El Alamein is a town in N Egypt, on the Mediterranean Sea. It was the site of a decisive British victory in World War II. In preparation for an attack by German Field Marshal Erwin Rommel from Libya (begun May 26, 1942) the British forces retreated into Egypt and by June 30 had set up a defense line extending 35 mi (56 km) from Alamein S to the Qattara Depression, a badland which could neither be crossed nor flanked. If this position had fallen, the British might have lost Alexandria and been forced to withdraw from North Africa. In August, Gen. Bernard L. Montgomery took command of the 8th Army. The British offensive opened on Oct. 23 with tremendous air and artillery bombardments. Montgomery's forces cleared the German minefields and on Nov. 1 and 2 burst through the German lines near the sea and forced a swift Axis retreat out of Egypt, across Libya, and into E Tunisia. Egypt was definitely saved, and with the landing on Nov. 7 and 8 of American troops in Algeria the Axis soon suffered (May, 1943) total defeat in North Africa. For his victory Montgomery was made a viscount with the title Montgomery of Alamein.
QUOTESThe German hero, Erwin Rommel. In Africa in 1942
"To every man of us, Tobruk was a symbol of British resistance, and we were now going to finish with it for good."
Field Marshal Erwin Rommel - June 1942
QUOTESThe British general Montgomery
"The battle is going very heavily against us. We're being crushed by the enemy weight...We are facing very difficult days, perhaps the most difficult that a man can undergo."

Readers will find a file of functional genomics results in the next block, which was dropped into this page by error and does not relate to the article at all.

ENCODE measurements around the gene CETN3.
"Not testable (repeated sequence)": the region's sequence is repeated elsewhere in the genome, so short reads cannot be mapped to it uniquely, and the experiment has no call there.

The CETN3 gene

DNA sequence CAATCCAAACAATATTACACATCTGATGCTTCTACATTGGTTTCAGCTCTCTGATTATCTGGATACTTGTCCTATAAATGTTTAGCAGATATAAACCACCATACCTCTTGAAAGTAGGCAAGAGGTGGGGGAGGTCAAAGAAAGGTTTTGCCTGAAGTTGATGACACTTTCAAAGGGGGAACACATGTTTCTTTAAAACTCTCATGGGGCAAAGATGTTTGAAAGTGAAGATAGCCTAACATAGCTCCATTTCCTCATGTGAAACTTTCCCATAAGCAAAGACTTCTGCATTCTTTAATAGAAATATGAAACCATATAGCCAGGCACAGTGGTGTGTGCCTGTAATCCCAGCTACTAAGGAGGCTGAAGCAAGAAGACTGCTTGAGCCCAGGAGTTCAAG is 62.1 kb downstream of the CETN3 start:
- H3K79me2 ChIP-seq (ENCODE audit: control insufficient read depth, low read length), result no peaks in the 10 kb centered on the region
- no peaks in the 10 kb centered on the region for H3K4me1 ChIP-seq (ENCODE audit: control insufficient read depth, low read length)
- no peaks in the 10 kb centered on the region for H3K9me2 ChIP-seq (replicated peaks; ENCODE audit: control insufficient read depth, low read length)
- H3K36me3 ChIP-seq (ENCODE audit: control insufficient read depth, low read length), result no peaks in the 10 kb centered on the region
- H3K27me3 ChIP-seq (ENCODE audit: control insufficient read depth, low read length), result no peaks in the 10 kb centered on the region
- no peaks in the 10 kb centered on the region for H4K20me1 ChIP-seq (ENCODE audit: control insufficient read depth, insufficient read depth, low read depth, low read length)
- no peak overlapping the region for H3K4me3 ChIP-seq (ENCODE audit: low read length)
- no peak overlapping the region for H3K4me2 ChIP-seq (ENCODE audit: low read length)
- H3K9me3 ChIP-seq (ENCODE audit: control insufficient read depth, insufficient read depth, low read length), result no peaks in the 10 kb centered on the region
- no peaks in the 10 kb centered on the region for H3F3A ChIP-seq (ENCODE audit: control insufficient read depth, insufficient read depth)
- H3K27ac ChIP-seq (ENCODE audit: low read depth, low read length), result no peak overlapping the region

Field Marshal Erwin Rommel - 3rd November 1942
"The defeat of the enemy in the Battle of El Alamein, the pursuit of his beaten army and the final capture of Tripoli...has all been accomplished in three months. This is probably without parallel in history."
Lieutenant-General Bernard Montgomery - 23rd January 1943
A German Panzer 3 tank rolls
GERMAN NEWSREEL NOV 1942
German machine-gunners take up positions
ITALIAN NEWSREEL: CAPTURE OF TOBRUK
Italian anti-tank gunners
German soldiers of the Afrika Korps slog it out in the sun in 1942
British tanks in the desert - 1942
The British attack
A German panzer destroyed
An Australian soldier sweats it out. July 1942. The forward troops had to endure cramped conditions in slit trenches during the heat of the day, as movement above ground was impossible due to enemy fire.
Australian soldiers crawl
The British charge
Those who fought and died in the battle are commemorated in several locations in Egypt today
BOOKS ON ERWIN ROMMEL